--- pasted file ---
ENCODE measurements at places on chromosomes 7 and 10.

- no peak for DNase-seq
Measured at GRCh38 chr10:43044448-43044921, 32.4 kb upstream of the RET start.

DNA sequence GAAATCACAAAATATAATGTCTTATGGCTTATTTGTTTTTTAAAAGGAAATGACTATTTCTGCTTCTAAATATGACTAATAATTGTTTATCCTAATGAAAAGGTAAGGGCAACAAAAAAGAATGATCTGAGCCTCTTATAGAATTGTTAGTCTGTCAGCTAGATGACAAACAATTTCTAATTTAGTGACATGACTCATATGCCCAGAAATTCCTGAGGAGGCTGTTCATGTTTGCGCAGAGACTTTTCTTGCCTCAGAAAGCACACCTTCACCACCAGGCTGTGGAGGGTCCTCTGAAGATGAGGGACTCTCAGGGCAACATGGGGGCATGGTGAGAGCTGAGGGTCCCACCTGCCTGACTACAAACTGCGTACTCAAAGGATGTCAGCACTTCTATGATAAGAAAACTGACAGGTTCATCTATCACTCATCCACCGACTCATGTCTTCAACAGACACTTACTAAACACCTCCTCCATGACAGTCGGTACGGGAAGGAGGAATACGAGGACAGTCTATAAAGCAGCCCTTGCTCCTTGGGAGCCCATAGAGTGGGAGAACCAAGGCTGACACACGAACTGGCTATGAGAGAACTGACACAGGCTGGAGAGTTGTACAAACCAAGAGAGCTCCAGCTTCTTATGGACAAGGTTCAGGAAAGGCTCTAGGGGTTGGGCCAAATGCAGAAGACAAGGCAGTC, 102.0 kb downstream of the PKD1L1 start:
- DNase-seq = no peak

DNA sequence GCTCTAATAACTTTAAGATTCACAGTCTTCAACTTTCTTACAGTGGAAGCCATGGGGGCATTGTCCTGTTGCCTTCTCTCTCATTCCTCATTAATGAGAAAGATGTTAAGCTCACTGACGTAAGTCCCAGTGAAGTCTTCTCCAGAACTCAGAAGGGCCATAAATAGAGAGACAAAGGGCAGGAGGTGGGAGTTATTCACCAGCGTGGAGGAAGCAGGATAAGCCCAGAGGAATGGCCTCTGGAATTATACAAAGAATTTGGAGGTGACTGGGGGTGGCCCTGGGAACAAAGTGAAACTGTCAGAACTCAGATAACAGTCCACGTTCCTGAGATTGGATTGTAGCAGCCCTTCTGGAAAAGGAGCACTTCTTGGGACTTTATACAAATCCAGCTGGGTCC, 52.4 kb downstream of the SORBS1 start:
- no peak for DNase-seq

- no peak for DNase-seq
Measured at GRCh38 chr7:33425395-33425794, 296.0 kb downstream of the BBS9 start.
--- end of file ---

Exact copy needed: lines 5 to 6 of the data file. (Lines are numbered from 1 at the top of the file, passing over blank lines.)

- DNase-seq = no peak

DNA sequence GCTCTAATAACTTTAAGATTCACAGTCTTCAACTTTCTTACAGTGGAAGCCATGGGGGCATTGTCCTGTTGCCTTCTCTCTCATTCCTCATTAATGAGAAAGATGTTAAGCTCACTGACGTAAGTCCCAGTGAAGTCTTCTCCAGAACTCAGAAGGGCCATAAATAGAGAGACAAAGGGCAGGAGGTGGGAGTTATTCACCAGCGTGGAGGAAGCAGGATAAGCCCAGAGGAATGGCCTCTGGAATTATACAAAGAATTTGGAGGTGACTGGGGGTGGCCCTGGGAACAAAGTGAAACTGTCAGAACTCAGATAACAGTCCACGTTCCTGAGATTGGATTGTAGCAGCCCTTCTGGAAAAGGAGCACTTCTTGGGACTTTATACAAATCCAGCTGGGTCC, 52.4 kb downstream of the SORBS1 start: